Art and mathematics share an essential, millenary relationship. From the golden ratio and theories on the vanishing points within paintings, spectacular works of Cubism, to the impossible objects of M. C. Escher, that relationship has resulted in artworks of both beauty and elegance. But if we add another factor to the equation, technology, we find examples that take on another dimension entirely. This is the case with Engare, a videogame which uses mathematical, artistic, and architectural elements to create a kind of virtual puzzle which challenges users to emulate geometric bodies with patterns referring clearly to the aesthetics of the art and architecture of Islam.

The game’s creator is a 24-year old Iranian, Mahdi Bahrami. Engare emerged from his deep love for mathematics, but even more so, for geometry. It’s no surprise that the creator’s mind was able to find, in forms, something that not all of us perceive. “When I see these mathematical shapes in a mosque or some other places, I feel like I can see the rules behind it, I can see the mathematics of it,” he said in an interview.

The game works like this: the user chooses a previously created structure and then emulates it using tools (similar to those of a spirograph). These, in turn, bend or move, making geometric patterns. The beauty of Engare is never overshadowed by the seeming cold of its mathematical precision. The highly visual quality is what makes it, despite being a game of exact geometries and measures, an aesthetic exercise rather than a technical one. In the end, it’s a game about art, full of details and delicate curves.

The purpose of the game was never to spread Islamic art, but Bahrami has accepted the idea of ​​reminding the world that the cultures of the Middle East don’t only celebrate war and violence. He shows that their art is among the most sophisticated in the world. While the video game proudly includes characters and numbers in Persian, the art of the region differs still further Western art. The most obvious way is in its resistance to representations of humankind and most other living beings (a religious restriction). This is one reason for the great abstraction of Islamic artistic expression.

Unlike most video games – with simulations of war, races or sports games full of strange caricatures – Engare stands out as an ode to art. Its geometric towers, mosques and mosaic-covered surfaces remind us of the mysterious, deeply emotional language of mathematics.

 

 

 

Image: Creative Commons

Art and mathematics share an essential, millenary relationship. From the golden ratio and theories on the vanishing points within paintings, spectacular works of Cubism, to the impossible objects of M. C. Escher, that relationship has resulted in artworks of both beauty and elegance. But if we add another factor to the equation, technology, we find examples that take on another dimension entirely. This is the case with Engare, a videogame which uses mathematical, artistic, and architectural elements to create a kind of virtual puzzle which challenges users to emulate geometric bodies with patterns referring clearly to the aesthetics of the art and architecture of Islam.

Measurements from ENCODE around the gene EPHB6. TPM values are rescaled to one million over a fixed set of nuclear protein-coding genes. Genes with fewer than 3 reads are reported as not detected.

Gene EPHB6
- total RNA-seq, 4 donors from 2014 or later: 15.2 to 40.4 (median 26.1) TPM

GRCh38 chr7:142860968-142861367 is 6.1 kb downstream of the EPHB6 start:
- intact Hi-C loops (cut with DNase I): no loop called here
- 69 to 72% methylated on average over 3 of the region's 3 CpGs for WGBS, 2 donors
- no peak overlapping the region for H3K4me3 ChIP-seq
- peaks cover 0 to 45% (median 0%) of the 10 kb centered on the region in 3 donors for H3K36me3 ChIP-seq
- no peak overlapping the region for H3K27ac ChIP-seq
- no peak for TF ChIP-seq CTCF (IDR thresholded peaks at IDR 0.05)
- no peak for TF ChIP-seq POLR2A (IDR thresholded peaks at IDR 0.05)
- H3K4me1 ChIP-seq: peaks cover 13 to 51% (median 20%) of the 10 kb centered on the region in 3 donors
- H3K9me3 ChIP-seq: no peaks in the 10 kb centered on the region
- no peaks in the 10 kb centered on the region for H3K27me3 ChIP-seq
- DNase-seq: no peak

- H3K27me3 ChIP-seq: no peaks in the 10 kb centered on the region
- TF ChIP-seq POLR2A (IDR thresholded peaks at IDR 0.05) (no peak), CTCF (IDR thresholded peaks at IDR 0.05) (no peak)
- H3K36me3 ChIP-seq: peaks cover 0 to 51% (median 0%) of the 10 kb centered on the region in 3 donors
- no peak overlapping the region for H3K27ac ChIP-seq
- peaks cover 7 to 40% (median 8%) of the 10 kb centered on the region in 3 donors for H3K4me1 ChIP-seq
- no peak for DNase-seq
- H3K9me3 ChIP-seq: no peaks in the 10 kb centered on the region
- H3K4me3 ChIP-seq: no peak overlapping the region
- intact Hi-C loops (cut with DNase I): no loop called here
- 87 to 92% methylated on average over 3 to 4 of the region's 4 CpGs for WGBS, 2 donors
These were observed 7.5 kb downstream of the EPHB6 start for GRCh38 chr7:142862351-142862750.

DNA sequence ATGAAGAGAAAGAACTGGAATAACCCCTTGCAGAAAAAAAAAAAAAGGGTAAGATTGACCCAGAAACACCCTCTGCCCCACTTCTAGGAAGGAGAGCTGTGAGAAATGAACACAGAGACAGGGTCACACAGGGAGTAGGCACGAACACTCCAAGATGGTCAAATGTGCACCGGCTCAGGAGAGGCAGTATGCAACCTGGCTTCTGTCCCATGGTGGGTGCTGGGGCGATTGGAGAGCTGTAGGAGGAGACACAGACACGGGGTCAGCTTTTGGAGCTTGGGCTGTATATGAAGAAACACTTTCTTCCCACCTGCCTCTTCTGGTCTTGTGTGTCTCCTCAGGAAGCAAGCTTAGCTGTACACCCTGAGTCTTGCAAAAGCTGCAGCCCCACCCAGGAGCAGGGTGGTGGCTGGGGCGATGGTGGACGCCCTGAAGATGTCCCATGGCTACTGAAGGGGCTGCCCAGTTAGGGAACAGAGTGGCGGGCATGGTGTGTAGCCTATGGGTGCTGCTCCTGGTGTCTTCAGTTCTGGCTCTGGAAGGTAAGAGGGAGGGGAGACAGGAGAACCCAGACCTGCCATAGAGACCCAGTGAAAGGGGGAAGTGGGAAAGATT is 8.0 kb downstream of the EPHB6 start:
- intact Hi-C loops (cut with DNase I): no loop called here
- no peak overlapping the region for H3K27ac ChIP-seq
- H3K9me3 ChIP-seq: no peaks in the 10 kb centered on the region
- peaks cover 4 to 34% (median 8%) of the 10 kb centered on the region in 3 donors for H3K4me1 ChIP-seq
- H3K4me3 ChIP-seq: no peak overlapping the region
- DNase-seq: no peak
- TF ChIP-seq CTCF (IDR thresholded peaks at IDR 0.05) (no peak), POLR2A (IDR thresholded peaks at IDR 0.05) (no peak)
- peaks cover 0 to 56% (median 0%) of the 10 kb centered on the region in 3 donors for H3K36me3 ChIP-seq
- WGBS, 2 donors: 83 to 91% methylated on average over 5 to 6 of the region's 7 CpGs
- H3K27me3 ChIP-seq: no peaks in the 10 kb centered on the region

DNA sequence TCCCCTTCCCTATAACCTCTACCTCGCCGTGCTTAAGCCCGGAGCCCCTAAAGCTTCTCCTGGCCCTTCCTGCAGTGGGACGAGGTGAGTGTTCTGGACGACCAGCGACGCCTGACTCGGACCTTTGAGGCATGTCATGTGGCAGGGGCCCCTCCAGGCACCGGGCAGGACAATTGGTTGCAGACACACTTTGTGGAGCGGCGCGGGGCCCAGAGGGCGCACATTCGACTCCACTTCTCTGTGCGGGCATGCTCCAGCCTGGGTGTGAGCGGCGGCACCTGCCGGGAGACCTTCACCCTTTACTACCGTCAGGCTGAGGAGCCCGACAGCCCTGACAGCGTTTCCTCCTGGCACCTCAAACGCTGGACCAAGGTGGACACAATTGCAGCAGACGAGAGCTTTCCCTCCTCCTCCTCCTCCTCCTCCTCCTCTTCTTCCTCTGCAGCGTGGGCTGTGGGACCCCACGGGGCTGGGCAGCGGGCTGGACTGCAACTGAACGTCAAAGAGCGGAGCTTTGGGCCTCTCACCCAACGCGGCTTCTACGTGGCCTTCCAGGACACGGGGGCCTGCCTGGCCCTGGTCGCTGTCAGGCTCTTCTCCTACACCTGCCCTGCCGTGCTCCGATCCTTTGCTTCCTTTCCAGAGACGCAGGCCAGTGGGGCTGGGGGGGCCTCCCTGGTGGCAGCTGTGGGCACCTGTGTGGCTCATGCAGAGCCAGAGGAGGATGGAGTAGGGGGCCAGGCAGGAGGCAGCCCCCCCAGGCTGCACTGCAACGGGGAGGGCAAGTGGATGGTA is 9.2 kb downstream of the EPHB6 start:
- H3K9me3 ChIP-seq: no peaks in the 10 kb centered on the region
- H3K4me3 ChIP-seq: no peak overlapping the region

The game’s creator is a 24-year old Iranian, Mahdi Bahrami. Engare emerged from his deep love for mathematics, but even more so, for geometry. It’s no surprise that the creator’s mind was able to find, in forms, something that not all of us perceive. “When I see these mathematical shapes in a mosque or some other places, I feel like I can see the rules behind it, I can see the mathematics of it,” he said in an interview.

The game works like this: the user chooses a previously created structure and then emulates it using tools (similar to those of a spirograph). These, in turn, bend or move, making geometric patterns. The beauty of Engare is never overshadowed by the seeming cold of its mathematical precision. The highly visual quality is what makes it, despite being a game of exact geometries and measures, an aesthetic exercise rather than a technical one. In the end, it’s a game about art, full of details and delicate curves.

The purpose of the game was never to spread Islamic art, but Bahrami has accepted the idea of ​​reminding the world that the cultures of the Middle East don’t only celebrate war and violence. He shows that their art is among the most sophisticated in the world. While the video game proudly includes characters and numbers in Persian, the art of the region differs still further Western art. The most obvious way is in its resistance to representations of humankind and most other living beings (a religious restriction). This is one reason for the great abstraction of Islamic artistic expression.

Unlike most video games – with simulations of war, races or sports games full of strange caricatures – Engare stands out as an ode to art. Its geometric towers, mosques and mosaic-covered surfaces remind us of the mysterious, deeply emotional language of mathematics.

 

 

 

Image: Creative Commons